CFP: The Legacy of Radiohead's 'The Bends' 20 Years On [Deadlines: 29 Jan / 12 Feb]

 
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Friday, Oct 15, 2010
Project Legacy is the surprisingly fun Assassin's Creed Facebook game.

I’ve never wanted to play a Facebook game. This is probably due to a combination of factors, the two biggest being my indifference to Facebook in general and my dislike of the mouse as a controller. However, in the past few weeks, I’ve logged on to Facebook more times than I have in the past several years, all because of Project Legacy, the Assassin’s Creed Facebook game.


I love the Assassin’s Creed series, so I’m not surprised that it’s the catalyst that got me gaming on Facebook. What is surprising is how the developer managed to translate the Assassin’s Creed experience from an open-world adventure to what feels like a menu-driven RPG.


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Friday, Oct 8, 2010
Attacking the Collectors’ base in Mass Effect 2 is far from suicidal. If I have even a vague sense of what to do, it’s easy to keep everyone alive.

At the climax of Mass Effect 2, you lead your team in an attack on the Collectors’ base. This mission has been hyped up throughout the game as a crazy, dangerous, near impossible suicide mission. People can die, people will die, and it all depends on you.


My first time through this end game was a thrilling experience, knowing that my squad could die gave every fight a heightened tension. In that regard, Mass Effect 2 accomplished the very thing that most war games try and fail at, character development through conflict. I had bonded with these characters through firefights and missions, so I didn’t want anyone to die. I cared about all of them. However, none of that tension holds up a second time through the suicide mission because of how the mission is structured. If I have even a vague sense of what to do, it’s easy to keep everyone alive, and this supposedly dangerous mission ends up as the least suicidal suicide mission ever.


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Friday, Oct 1, 2010
The Signal takes us into the mind of a writer, where mere words have physical power.

This post contains spoilers for Alan Wake.


Events in The Signal take place right after the end of Alan Wake. Wake finds himself in a nightmarish world, a place “familiar, but wrong, somehow,” and an image of Thomas Zane in a bathroom mirror explains that Wake himself is “the one making all this happen.” That’s an interesting line because it implies that Wake is creating the world around him, not the Dark Presence. Throughout the DLC we see Wake on television screens, lying on the floor of the cabin’s attic where his typewriter is, rambling what seems like nonsense. Zane explains that this is the real Alan Wake, a claim that’s proven when the ramblings come true.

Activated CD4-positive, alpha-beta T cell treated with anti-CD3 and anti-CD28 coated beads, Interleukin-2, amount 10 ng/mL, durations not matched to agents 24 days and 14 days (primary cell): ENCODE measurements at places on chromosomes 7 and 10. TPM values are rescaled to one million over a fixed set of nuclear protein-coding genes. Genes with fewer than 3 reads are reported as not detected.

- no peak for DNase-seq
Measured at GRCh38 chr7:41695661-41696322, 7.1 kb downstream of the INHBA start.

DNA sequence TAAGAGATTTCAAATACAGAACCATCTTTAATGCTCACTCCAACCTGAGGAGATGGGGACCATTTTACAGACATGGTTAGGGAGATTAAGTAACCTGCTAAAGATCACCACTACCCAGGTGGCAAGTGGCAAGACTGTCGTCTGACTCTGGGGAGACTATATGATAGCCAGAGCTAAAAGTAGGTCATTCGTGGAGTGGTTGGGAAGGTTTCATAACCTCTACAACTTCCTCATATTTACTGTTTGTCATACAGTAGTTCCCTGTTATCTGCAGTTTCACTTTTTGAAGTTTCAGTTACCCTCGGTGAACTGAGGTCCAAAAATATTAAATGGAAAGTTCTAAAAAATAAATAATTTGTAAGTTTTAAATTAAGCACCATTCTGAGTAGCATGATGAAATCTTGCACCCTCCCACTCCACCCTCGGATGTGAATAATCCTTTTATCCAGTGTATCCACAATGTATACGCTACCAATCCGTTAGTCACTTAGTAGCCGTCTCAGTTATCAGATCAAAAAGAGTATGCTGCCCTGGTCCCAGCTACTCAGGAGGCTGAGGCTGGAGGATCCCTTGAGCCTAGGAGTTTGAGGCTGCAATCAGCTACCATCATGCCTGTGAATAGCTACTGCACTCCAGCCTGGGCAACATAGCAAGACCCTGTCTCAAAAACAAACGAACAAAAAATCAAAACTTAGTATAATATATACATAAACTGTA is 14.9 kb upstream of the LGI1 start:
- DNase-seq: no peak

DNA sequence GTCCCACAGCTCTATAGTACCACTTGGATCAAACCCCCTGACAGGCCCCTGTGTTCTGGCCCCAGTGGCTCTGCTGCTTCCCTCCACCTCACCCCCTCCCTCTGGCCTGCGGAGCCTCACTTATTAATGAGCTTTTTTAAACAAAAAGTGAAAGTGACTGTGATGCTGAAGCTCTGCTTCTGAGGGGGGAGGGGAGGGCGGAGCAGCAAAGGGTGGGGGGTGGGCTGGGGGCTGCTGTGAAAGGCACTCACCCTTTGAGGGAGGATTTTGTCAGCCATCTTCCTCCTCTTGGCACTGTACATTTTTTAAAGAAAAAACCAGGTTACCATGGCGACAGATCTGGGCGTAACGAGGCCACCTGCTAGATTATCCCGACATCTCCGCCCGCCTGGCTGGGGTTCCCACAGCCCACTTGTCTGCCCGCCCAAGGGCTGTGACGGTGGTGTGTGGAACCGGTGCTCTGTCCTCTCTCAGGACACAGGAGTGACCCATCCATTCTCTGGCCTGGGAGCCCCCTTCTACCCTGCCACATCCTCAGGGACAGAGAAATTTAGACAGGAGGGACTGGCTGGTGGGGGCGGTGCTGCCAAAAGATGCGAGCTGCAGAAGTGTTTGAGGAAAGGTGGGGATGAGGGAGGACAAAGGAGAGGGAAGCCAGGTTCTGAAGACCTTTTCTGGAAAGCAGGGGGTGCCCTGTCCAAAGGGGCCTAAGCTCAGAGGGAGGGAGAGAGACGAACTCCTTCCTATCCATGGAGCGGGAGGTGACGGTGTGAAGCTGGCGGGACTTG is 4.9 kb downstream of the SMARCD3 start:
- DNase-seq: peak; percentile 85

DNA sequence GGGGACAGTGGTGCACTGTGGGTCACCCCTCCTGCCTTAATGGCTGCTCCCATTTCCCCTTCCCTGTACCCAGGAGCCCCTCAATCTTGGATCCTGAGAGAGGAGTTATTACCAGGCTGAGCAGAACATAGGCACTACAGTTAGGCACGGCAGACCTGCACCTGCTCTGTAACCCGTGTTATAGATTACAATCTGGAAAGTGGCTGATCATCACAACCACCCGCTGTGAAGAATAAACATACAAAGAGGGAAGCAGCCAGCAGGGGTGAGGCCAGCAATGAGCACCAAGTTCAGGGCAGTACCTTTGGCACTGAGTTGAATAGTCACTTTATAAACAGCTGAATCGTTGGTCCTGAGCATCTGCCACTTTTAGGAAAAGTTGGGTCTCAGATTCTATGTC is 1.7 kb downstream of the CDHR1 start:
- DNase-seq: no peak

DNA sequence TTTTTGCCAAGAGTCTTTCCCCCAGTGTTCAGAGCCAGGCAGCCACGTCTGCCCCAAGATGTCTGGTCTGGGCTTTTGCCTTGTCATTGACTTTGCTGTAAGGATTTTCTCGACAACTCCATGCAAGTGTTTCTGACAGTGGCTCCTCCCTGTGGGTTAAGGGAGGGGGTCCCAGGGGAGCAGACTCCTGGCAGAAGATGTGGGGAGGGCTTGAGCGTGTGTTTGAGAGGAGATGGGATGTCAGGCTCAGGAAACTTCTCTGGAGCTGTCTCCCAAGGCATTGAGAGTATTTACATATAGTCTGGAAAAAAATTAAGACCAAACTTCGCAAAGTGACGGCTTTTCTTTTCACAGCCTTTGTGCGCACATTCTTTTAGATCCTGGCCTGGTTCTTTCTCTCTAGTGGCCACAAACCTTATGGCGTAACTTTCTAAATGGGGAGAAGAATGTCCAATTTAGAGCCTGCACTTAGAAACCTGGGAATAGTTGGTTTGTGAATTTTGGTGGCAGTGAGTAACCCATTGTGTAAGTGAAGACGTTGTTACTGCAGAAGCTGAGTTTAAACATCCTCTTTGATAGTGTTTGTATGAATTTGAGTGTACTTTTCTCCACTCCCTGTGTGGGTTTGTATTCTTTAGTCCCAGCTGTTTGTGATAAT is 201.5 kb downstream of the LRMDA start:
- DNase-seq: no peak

Tagged as: alan wake, the signal
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Friday, Sep 24, 2010
Dead Rising understands an important fact about zombies that most other zombie games forget, deny, or ignore. Zombies make boring bad guys.

I only beat Dead Rising: Case Zero on my third attempt. In Case Zero, Chuck Green and his zombie-bitten daughter, Katey, get stranded in a small town overrun by the undead. In 12 hours, the military will arrive to wipe them all out, and in that time, Chuck must get Katey a dose of Zombrex to stop her from turning zombie and build a motorcycle to escape the small town.


Zombies play a big role in Dead Rising, but they’re not your main antagonist, which is a good thing because by themselves zombies are boring. They’re slow, stupid, and easy to kill. They may be disgusting, but they’re not particularly scary unless they’re in a horde. The two most popular zombie games, Resident Evil and Left 4 Dead, use zombies as a starting point for horror.


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Friday, Sep 17, 2010
Clash of the Titans: The Video Game follows the original script of the movie, not the reworked script that found its way into theaters.

The recent remake of Clash of the Titans was not a very good movie. The game was fine as far as movie tie-ins go, but as I reviewed it, I noticed several changes in the story that seemed odd. Now, I’ve played enough movie tie-in games to know that the story is often changed to allow for more action. For example, in the game Perseus had to fight a giant flying serpent as he crossed the River Styx, and there was no such fight in the movie. This change makes sense because the game must have more combat sequences to keep a player interested. A change that didn’t make sense was when Apollo gave Perseus the Ferryman’s Coin to cross the River Styx, whereas in the movie it was Zeus. This change resulted in no more action, so why is it different?


Then I read an article by Devin Faraci that went into detail about how much the movie changed through editing and reshoots (“BY ZEUS! THE VERSION OF CLASH OF THE TITANS YOU DIDN’T SEE”, Chud.com, 04 September 2010). To my surprise, the original story had more in common with the game than with the final movie.


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